Chancellor asked campus dean to step down
By Nicole Krueger
Jim Perry announced his retirement Feb. 4, ending 18 years of service at UW-Fox.
However, as documents and stories surfaced, it became apparent his departure was not necessarily by choice.
“I was given the option of retiring or returning to the faculty as a tenured professor,” Perry said.
Marv van Kekerix, UW Colleges interim chancellor, told Perry he could not remain dean.
“I believe the interim chancellor jumped to conclusions, made a mistake, and caved into pressures he was not accustomed to dealing with,” Perry said.
A story with twists, turns, and differing opinions developed from rumors of Perry’s misconduct weeks earlier. Perry, his wife and another faculty member accompanied 12 students on a study abroad trip to Namibia, Africa.
According to an article in the Post-Crescent, four female students were mugged Jan. 17, which led to Namibian police involvement. The victims had to get a change of credit cards, hotel rooms and new passports.
This incident led to dispute between Perry, assistant professor Tammy Ladwig and Ladwig’s son, Adam.
Joy, Perry’s wife and senior lecturer of biology, gave an account of the dispute the night of the mugging.
“When we returned to the hotel, most students were gathered in the hotel lobby and bar. [Two students] obviously upset came running to tell us to see Dr. Ladwig immediately.
“We sprinted up the stairway and found [Ladwig] in her room at her laptop. She told us about the mugging and that two of the ‘muggees’ and one other student were at the police station.
“Dean Perry did ask her why she wasn’t at the police station also. She said she was trying to get in contact with the study abroad director in Madison,” Joy said.
Joy also attempted to establish connection via email or Skype with the program director, but was drawn to noise coming from the lobby.
“I heard screams and yelling and ran downstairs to find the ‘incident’,” Joy said.
Ladwig provided her side of what happened during the dispute.
“[Perry] started yelling at the students and saying very inappropriate things to them. I kept saying ‘no, no, no, no, you have no idea what these kids have just been through in the last two hours’ and that’s when he said ‘I’m your boss, you will not undermine me’,” Ladwig said.
Adam, a UW-Fox student and a trip participant also became involved.
“We confronted him because he didn’t like how [the students] handled the mugging situation. He came down in a fit of rage and got in a student’s face and pointed a finger at her and told her to shut up and listen to him and said she was acting like she was 12.”
During the argument, Perry allegedly grabbed Ladwig.
“He grabbed my mom by the arm and started dragging her to the side. Me and the only other male student on the trip stepped in to stop it,” Adam said.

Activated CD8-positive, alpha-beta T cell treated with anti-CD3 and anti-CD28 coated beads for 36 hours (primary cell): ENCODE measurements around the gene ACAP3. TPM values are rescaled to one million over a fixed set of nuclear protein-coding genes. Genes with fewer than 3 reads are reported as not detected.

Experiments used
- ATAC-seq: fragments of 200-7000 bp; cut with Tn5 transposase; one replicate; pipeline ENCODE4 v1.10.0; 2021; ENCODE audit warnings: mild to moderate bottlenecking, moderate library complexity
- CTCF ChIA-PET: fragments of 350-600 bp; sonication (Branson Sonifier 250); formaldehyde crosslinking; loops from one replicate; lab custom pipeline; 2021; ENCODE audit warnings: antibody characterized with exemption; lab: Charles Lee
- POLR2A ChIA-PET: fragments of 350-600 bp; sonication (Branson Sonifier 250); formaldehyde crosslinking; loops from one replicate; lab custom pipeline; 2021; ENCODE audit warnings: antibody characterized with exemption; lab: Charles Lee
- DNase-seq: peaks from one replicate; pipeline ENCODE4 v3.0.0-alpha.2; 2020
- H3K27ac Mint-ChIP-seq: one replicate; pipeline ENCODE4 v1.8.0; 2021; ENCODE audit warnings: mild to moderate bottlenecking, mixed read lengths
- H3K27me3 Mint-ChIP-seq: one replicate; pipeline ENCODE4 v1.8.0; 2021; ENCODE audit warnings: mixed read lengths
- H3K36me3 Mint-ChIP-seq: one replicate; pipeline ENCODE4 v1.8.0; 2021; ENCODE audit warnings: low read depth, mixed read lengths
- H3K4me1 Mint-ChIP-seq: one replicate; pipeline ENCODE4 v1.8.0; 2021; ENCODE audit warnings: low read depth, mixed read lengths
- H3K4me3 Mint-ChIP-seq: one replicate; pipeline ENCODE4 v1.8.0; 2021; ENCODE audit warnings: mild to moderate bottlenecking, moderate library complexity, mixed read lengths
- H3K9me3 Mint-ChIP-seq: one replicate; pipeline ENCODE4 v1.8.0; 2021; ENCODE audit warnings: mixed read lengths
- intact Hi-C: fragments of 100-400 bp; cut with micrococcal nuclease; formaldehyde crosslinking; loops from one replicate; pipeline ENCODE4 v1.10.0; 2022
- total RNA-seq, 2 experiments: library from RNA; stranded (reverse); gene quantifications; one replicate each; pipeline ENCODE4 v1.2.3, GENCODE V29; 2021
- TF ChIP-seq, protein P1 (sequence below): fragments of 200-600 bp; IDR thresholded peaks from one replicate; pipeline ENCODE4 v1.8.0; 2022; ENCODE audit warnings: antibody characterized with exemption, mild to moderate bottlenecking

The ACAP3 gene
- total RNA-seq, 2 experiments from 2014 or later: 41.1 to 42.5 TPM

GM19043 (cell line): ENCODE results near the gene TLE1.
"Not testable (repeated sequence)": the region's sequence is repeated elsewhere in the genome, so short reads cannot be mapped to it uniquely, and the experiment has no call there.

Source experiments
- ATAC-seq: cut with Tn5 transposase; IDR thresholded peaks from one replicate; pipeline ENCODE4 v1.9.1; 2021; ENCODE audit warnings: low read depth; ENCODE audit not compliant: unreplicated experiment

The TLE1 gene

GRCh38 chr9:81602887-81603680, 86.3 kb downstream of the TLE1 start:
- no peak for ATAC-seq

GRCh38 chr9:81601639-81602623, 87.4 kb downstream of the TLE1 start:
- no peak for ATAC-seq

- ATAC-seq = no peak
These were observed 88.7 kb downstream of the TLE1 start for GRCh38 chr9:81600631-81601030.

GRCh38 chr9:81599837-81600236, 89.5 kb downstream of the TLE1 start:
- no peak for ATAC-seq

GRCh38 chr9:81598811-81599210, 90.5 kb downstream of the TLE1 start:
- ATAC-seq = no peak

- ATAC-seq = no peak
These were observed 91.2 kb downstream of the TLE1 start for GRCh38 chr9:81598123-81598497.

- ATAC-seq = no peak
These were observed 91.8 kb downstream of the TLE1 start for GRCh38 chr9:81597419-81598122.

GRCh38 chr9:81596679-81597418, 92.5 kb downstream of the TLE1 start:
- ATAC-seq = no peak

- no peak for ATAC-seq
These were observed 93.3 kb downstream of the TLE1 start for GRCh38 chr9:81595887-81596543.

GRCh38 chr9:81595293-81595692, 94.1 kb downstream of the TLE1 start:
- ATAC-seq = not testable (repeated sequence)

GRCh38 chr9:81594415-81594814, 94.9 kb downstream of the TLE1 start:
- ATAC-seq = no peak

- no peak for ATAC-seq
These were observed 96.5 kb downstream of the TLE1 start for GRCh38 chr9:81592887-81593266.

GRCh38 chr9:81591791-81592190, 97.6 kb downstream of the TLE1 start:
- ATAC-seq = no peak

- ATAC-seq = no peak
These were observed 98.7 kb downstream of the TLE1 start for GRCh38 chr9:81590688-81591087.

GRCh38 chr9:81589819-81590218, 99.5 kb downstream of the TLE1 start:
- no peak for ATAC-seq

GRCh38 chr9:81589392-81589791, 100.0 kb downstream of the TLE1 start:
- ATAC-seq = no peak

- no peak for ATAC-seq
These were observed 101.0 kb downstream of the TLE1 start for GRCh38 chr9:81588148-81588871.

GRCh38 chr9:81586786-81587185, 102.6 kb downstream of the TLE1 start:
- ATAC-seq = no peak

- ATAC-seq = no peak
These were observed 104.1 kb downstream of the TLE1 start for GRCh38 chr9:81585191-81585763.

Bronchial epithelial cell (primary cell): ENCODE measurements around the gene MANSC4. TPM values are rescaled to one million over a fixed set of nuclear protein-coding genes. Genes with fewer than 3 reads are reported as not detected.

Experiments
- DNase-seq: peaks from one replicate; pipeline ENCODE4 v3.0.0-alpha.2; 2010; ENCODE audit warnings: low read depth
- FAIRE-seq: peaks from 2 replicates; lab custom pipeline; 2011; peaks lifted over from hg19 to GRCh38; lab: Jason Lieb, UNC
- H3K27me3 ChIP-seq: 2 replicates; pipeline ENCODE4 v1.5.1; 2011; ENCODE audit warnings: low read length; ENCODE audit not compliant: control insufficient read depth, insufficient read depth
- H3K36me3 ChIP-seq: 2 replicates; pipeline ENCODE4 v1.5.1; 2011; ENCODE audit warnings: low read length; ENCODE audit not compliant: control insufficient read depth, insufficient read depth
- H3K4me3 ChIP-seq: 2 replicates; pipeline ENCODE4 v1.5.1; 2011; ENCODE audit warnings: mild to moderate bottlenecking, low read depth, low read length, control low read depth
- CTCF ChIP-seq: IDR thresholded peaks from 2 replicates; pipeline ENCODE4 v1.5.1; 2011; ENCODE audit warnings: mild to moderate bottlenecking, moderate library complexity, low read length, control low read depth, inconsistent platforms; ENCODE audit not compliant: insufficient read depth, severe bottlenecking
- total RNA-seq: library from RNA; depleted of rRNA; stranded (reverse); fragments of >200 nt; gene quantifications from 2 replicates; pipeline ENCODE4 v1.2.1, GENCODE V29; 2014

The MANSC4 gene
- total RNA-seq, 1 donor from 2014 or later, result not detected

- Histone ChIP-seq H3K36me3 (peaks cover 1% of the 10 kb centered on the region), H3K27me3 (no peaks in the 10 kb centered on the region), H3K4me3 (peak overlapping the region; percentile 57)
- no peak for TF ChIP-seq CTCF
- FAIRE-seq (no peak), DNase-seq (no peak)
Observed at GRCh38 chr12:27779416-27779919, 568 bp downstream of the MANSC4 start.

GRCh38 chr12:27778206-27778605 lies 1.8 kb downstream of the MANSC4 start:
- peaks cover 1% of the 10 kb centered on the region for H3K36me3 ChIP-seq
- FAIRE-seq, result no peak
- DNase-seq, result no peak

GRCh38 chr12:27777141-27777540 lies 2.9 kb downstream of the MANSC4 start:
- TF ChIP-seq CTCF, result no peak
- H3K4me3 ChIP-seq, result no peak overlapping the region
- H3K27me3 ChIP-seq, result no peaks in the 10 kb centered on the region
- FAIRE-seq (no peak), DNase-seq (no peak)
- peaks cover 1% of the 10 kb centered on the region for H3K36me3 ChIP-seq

Perry, however, tells a different story.
“I took her by the arm, saying that I wanted to speak with her privately,” Perry said.
Perry stated that he could not avoid involvement in the incident.
“The night of the mugging, I felt a significant error in judgment had taken place, and was concerned about students being without a trip leader in a Namibian police station.
“Then one of the students burst into my room, alcoholic beverage in hand, and made several crazy accusations after hearing misinformation from another student,” Perry said.
Adam felt Perry had another motive for getting involved.
“I think he’s kind of power-hungry. He kind of likes to control how things are. I think he felt he wasn’t in control so then he felt he needed to get mad.
“[Joy Perry’s] explanation of the whole situation was, ‘you’ve got to understand that Jim gets mad’,” Adam said.
More than 200 documents surfaced from the trip, including an e-mail Ladwig sent to Tim Urbonya, director of Continuing Education and Outreach Services for the UW Colleges.
In the e-mail, she stated, “I believe that Jim is a physical threat to the safety and well being of these students.”
Brianna Scheffner, a former UW-Fox student, wrote in an e-mail, “He was screaming his head off at us, like swearing and getting right up into our faces, throwing a fit. You could tell he almost wanted to start swinging. He was raising his arms and everything.”
Despite the incident in Africa, Perry tries to remember the positive aspects of the trip.
“What most fail to note is that this was an outstanding experience for the students. While the focus has been on a single difficult evening out of 21 [days], all participants had amazing experiences in a fantastically beautiful nation.”
Perry, students and faculty participated in public service projects, such as building classrooms, teaching an afterschool program and expanding a school garden in Namibia.
“No study abroad trip is without problems and we were all upset by the mugging,” Perry said.
Ladwig wants to move past everything as well.
“I just wish it would stop. I wish it would go away,” Ladwig said.
Andrew Keogh, interim campus executive officer and dean, gave his opinion on whether the incident behind Perry’s retirement affected the decision to choose associate professor Martin Rudd as UW-Fox’s next dean.
“I can’t see any direct relationship between Dean Perry and his leadership style, his history here and the recommendations that were made to the chancellor for dean candidates,” Keogh said.
The interim chancellor announced Rudd’s appointment Oct. 4.
Rudd succeeds Perry and will officially begin his duties Jan. 1.
According to an article from the UW-Fox website, Cross is “very pleased to be able to appoint an experienced teacher and administrator to lead this important campus. Martin Rudd knows the campus and the community well.”